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"Kentucky's Tourism Arts & Heritage Cabinet Secretary Bob Stewart informed representatives of the proposed Ark Encounter tourist attraction today that their project will not be eligible for up to $18 million in tax incentives from the state, due to their refusal to pledge not to discriminate in hiring based on religion," Insider Louisville (December 10, 2014) reports.
NCSE's Mark McCaffrey's Climate Smart & Energy Wise: Advancing Science Literacy, Knowledge, and Know-How (Corwin Press, 2014) received a positive review from the National Science Teachers Association's NSTA Recommends.
"Overall, Latin Americans embrace the idea that humans and other living things have evolved over time." That was the upshot of a Pew Research Center survey on "Religion in Latin America" (PDF) which included a question about evolution: "Thinking about evolution, which comes closer to your view? Human beings and other living things have evolved over time, or humans and other living things have existed in their present form since the beginning of time."
"[T]he White House Office of Science & Technology Policy (OSTP) is launching a new Climate Education and Literacy Initiative to help connect American students and citizens with the best-available, science-based information about climate change," according (PDF) to a December 3, 2014, press release from the White House. And NCSE is involved.
A federal court dismissed a creationist lawsuit seeking to prevent Kansas from adopting the Next Generation Science Standards on the grounds that doing so would "establish and endorse a non-theistic religious worldview." In a December 2, 2014, order (PDF) in COPE et al. v. Kansas State Board of Education et al., Judge Daniel D. Crabtree of the United States District Court for the District of Kansas granted the defendants' motion to dismiss the case.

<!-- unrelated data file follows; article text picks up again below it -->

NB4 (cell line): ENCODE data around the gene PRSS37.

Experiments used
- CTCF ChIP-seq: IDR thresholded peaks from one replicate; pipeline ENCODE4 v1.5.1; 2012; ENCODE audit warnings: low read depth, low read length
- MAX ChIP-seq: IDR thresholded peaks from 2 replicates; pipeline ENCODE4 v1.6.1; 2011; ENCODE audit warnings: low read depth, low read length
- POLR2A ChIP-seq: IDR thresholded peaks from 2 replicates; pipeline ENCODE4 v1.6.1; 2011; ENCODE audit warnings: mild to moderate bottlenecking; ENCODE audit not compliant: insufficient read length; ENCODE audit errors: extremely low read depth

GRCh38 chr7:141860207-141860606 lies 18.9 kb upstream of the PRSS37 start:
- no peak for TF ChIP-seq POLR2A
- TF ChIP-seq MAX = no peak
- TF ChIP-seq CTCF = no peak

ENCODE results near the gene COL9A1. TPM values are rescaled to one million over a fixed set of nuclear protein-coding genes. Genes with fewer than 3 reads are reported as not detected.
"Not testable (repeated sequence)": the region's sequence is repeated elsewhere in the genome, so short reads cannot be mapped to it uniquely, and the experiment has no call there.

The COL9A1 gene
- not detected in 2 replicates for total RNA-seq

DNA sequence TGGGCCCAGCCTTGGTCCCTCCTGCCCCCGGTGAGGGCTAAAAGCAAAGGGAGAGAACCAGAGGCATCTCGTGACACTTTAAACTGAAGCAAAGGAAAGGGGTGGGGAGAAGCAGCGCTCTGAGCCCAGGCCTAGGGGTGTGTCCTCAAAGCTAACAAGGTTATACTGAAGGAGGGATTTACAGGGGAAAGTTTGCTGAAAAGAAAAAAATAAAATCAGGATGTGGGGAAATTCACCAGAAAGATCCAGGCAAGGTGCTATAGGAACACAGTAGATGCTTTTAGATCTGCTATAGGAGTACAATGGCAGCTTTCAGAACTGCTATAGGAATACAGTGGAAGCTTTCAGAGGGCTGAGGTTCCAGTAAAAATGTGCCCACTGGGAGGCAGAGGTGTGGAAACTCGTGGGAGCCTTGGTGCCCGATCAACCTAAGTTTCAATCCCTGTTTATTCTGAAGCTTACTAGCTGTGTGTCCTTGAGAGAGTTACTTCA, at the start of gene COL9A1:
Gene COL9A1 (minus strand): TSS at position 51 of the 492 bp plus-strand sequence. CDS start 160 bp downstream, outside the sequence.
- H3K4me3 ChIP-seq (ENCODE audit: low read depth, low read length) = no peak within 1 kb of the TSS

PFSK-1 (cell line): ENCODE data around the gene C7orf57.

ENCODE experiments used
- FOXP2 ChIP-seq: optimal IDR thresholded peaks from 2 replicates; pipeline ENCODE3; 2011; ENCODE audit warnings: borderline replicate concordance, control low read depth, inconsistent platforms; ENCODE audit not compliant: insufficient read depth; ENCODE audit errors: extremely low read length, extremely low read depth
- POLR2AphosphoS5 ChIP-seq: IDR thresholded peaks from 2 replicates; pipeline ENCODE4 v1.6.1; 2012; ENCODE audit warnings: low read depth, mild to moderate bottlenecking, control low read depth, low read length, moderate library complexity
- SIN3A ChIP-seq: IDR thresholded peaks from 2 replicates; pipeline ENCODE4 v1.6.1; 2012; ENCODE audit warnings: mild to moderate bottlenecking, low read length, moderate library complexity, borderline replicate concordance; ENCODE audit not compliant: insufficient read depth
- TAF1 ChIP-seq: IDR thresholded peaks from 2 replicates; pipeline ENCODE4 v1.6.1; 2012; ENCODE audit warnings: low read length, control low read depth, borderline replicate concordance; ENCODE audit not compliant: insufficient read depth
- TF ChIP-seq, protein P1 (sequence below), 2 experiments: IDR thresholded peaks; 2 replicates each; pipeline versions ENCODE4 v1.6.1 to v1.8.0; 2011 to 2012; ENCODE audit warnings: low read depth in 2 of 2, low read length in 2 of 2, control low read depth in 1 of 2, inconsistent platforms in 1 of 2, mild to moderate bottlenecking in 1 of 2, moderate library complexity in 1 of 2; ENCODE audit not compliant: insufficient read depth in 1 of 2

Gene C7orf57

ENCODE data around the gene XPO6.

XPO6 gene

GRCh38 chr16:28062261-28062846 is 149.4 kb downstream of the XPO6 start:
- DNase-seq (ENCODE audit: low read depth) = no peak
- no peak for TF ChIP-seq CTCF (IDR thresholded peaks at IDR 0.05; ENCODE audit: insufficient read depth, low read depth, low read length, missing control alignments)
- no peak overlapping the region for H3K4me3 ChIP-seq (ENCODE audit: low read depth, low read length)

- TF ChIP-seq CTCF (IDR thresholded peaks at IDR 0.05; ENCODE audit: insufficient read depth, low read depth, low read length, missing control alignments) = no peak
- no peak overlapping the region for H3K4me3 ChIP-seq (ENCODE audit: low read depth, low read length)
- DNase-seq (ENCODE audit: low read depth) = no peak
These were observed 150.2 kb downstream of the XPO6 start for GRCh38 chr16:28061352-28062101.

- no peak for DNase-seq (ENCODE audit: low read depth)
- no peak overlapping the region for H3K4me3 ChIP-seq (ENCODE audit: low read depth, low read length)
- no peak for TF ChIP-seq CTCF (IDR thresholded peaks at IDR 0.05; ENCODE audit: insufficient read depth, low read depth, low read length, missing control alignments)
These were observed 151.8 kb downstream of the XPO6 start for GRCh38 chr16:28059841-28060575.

A new survey suggests that public attitudes toward religion and human origins are more diverse and less confident than the Gallup findings indicate. "It's important to know that a large portion of the population is unsure about their beliefs, and there is a large portion of the population that doesn't care," Jonathan P. Hill told the Atlantic (November 23, 2014), prior to the December 2, 2014, release of the National Study of Religion & Human Origins.
Attitudes toward evolution and the compatibility of science and religion were addressed in a new survey (PDF) from the Public Religion Research Institute (which, as NCSE previously reported, was mainly focused on climate change). Presented with "Evolution is the best explanation for the origins of human life on earth," 24% of respondents completely agreed, 29% mostly agreed, 14% mostly disagreed, and 27% completely disagreed, with 5% of respondents saying that they didn't know or refusing to answer.
A new survey (PDF) from the Public Religion Research Institute hopes to help to explain, in the words of its report's subtitle, "Why Americans are Conflicted about Climate Change, Environmental Policy, and Science." Included in the survey was a series of questions probing beliefs about climate change and its causes.
The Texas state board of education voted to adopt a slate of social studies textbooks for use in the state on November 21, 2014. Among the books approved were several textbooks that, after criticism from NCSE and its allies in the scientific, educational, and civil liberties communities, were revised by their publishers (including Pearson and McGraw-Hill) to eliminate misrepresentations of climate science.